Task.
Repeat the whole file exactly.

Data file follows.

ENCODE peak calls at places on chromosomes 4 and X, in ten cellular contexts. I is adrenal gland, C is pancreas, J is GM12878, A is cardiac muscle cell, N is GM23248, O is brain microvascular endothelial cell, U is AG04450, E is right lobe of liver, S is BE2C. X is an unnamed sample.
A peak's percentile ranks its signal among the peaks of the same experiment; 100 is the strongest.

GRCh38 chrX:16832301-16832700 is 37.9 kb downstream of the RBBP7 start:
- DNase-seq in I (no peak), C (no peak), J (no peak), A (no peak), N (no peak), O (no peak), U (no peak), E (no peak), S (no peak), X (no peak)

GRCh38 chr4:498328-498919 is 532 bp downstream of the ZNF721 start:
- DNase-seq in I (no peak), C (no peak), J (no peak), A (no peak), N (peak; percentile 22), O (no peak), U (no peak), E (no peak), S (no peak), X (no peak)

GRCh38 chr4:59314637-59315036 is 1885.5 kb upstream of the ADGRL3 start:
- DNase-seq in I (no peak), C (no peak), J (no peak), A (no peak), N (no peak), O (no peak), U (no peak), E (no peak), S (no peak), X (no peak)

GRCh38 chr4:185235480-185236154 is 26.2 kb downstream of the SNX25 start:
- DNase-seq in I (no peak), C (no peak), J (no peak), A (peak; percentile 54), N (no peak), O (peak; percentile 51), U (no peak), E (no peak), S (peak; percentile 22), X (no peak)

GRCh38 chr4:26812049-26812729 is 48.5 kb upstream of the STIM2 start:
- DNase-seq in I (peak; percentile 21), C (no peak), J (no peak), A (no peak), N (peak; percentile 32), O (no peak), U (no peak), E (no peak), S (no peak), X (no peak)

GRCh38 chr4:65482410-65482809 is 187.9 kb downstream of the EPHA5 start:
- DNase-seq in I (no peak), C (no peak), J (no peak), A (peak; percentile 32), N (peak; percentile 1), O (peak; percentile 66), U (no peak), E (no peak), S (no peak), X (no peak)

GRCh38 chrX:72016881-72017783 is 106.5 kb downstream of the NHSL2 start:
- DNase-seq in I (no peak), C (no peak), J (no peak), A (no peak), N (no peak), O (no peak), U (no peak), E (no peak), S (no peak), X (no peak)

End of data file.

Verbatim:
ENCODE peak calls at places on chromosomes 4 and X, in ten cellular contexts. I is adrenal gland, C is pancreas, J is GM12878, A is cardiac muscle cell, N is GM23248, O is brain microvascular endothelial cell, U is AG04450, E is right lobe of liver, S is BE2C. X is an unnamed sample.
A peak's percentile ranks its signal among the peaks of the same experiment; 100 is the strongest.

GRCh38 chrX:16832301-16832700 is 37.9 kb downstream of the RBBP7 start:
- DNase-seq in I (no peak), C (no peak), J (no peak), A (no peak), N (no peak), O (no peak), U (no peak), E (no peak), S (no peak), X (no peak)

GRCh38 chr4:498328-498919 is 532 bp downstream of the ZNF721 start:
- DNase-seq in I (no peak), C (no peak), J (no peak), A (no peak), N (peak; percentile 22), O (no peak), U (no peak), E (no peak), S (no peak), X (no peak)

GRCh38 chr4:59314637-59315036 is 1885.5 kb upstream of the ADGRL3 start:
- DNase-seq in I (no peak), C (no peak), J (no peak), A (no peak), N (no peak), O (no peak), U (no peak), E (no peak), S (no peak), X (no peak)

GRCh38 chr4:185235480-185236154 is 26.2 kb downstream of the SNX25 start:
- DNase-seq in I (no peak), C (no peak), J (no peak), A (peak; percentile 54), N (no peak), O (peak; percentile 51), U (no peak), E (no peak), S (peak; percentile 22), X (no peak)

GRCh38 chr4:26812049-26812729 is 48.5 kb upstream of the STIM2 start:
- DNase-seq in I (peak; percentile 21), C (no peak), J (no peak), A (no peak), N (peak; percentile 32), O (no peak), U (no peak), E (no peak), S (no peak), X (no peak)

GRCh38 chr4:65482410-65482809 is 187.9 kb downstream of the EPHA5 start:
- DNase-seq in I (no peak), C (no peak), J (no peak), A (peak; percentile 32), N (peak; percentile 1), O (peak; percentile 66), U (no peak), E (no peak), S (no peak), X (no peak)

GRCh38 chrX:72016881-72017783 is 106.5 kb downstream of the NHSL2 start:
- DNase-seq in I (no peak), C (no peak), J (no peak), A (no peak), N (no peak), O (no peak), U (no peak), E (no peak), S (no peak), X (no peak)